Clearchus of Soli (Greek: Kλέαρχoς ὁ Σολεύς, Klearkhos ho Soleus) was a Greek philosopher of the 4th–3rd century BCE, belonging to Aristotle's Peripatetic school. He was born in Soli in Cyprus.
He wrote extensively on eastern cultures, and is thought to have traveled to the Bactrian city of Ai-Khanoum (Alexandria on the Oxus) in modern Afghanistan.
Clearchus wrote extensively around 320 BCE on Oriental cultures, from Israel to Persia to India, and several fragments from him are known. His book "Of Education" (Greek: Περὶ παιδείας, Peri paideiās) was cited by Diogenes Laërtius.
Clearchus in particular expressed several theories on the connection between western and eastern religions. In "Of Education", he wrote that "the gymnosophists are descendants of the Magi".
In another text, Josephus the first-century Romano-Jewish scholar claimed that Clearchus has reported a dialogue with Aristotle, where the philosopher states that the Hebrews were descendants of the Indian philosophers:
Jews are derived from the Indian philosophers; they are named by the Indians Calami, and by the Syrians Judaei, and took their name from the country they inhabit, which is called Judea; but for the name of their city, it is a very awkward one, for they call it Jerusalem.— Josephus, Contra Apionem, I, 22.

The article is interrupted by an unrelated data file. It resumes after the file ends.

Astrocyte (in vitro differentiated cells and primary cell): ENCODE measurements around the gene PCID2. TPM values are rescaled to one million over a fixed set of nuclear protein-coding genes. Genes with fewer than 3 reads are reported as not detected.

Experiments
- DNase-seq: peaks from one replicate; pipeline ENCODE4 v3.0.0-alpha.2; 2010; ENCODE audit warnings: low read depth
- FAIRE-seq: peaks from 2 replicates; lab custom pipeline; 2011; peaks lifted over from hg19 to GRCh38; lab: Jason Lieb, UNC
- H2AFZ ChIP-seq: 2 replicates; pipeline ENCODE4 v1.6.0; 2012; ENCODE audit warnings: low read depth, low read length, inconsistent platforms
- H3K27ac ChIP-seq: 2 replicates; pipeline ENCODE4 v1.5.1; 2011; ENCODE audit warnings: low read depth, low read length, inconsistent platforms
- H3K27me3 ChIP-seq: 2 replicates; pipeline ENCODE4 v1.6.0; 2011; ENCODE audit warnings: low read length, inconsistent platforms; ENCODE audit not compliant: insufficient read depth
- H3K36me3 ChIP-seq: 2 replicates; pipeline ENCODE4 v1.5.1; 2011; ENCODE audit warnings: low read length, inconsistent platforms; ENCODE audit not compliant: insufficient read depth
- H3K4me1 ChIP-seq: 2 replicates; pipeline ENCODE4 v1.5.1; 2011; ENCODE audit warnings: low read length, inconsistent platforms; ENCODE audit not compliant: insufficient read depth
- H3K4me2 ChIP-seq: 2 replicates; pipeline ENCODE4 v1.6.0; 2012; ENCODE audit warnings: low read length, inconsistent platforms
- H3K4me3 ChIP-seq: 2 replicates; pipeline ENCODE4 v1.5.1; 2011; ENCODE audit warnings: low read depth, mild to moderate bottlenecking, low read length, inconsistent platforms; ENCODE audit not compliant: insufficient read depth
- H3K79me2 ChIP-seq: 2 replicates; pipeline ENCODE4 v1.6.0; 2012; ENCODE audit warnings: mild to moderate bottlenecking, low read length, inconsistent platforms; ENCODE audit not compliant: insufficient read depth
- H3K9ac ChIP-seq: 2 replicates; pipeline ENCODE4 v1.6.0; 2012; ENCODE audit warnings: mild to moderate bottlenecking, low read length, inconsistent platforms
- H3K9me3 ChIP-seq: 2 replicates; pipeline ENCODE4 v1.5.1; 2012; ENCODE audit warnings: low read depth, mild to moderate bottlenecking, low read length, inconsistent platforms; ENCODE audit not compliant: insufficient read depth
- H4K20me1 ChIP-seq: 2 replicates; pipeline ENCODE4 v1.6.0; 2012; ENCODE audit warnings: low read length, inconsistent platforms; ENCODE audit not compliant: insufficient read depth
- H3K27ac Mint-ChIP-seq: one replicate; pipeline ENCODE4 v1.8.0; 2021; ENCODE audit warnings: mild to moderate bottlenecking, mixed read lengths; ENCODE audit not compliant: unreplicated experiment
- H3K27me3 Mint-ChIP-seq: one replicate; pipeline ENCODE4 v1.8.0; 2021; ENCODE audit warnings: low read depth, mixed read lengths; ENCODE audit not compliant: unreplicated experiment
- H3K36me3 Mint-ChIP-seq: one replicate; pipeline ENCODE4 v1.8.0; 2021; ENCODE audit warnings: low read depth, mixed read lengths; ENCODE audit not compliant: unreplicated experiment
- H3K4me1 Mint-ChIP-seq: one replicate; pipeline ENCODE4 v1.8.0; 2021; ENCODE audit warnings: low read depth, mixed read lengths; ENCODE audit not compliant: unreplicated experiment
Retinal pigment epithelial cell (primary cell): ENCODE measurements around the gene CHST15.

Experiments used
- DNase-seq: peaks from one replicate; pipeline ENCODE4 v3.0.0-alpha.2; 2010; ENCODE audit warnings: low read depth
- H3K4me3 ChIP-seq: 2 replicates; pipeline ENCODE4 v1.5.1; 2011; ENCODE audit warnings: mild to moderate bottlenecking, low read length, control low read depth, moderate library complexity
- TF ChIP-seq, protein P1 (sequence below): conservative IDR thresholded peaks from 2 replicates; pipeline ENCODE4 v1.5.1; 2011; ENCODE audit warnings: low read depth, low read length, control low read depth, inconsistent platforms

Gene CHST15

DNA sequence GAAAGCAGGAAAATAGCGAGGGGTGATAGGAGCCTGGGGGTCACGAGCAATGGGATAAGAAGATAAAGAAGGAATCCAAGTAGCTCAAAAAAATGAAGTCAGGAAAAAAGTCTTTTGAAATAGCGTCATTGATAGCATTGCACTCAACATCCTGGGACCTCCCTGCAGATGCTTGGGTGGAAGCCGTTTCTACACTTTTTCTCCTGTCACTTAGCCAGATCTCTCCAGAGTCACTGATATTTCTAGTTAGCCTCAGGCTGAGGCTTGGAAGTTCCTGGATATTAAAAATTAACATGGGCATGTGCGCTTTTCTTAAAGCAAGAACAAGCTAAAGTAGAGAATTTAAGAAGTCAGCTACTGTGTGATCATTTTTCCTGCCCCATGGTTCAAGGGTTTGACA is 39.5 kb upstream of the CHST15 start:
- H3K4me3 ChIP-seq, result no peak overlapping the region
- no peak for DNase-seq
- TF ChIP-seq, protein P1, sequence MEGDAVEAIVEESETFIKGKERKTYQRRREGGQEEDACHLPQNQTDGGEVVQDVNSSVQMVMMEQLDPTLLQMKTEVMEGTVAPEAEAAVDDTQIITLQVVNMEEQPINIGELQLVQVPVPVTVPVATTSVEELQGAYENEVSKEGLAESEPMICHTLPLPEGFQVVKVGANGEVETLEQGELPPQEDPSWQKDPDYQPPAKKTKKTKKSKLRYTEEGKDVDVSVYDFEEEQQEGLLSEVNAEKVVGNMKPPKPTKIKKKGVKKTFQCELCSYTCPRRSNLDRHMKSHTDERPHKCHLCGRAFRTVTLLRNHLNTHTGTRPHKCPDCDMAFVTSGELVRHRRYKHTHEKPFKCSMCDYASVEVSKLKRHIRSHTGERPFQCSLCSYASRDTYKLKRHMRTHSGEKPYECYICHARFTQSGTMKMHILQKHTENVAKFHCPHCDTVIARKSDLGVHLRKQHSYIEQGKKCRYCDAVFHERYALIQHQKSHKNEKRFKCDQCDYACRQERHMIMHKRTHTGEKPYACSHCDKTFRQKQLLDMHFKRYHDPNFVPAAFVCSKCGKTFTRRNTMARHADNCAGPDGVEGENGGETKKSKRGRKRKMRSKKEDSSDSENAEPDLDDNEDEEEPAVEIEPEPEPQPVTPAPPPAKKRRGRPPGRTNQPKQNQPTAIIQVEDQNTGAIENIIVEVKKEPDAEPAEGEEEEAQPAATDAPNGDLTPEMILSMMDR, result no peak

His works included also:
There is some question as to whether the work on military tactics cited by Aelianus Tacticus should be ascribed to Clearchus of Soli or Clearchus of Heraclea.
In the Bactrian city of Ai-Khanoum, near the border with India, Greek verses, brought to city by Clearchus from Delphi, were dedicated to the founder of the city named Kineas. On a Herôon (funerary monument), identified in Greek as the tomb of Kineas (also described as the oikistes (founder) of the Greek settlement) and dated to 300-250 BC, the inscription says:
As children, learn good manners.
As young men, learn to control the passions.
In middle age, be just.
In old age, give good advice.
Then die, without regret.— (Ai Khanoum inscription)
The precepts were placed by a Greek named Clearchus, thought to be Clearchus of Soli, who had copied them from Delphi:
Whence Klearchos, having copied them carefully, set them up, shining from afar, in the sanctuary of Kineas— (Ai Khanoum inscription)
Clearchus of Soli was a contemporary and compatriot of Stasanor (born in the same city of Soli, in Cyprus), who was a general of Alexander the Great and later satrap of Bactria and Sogdiana.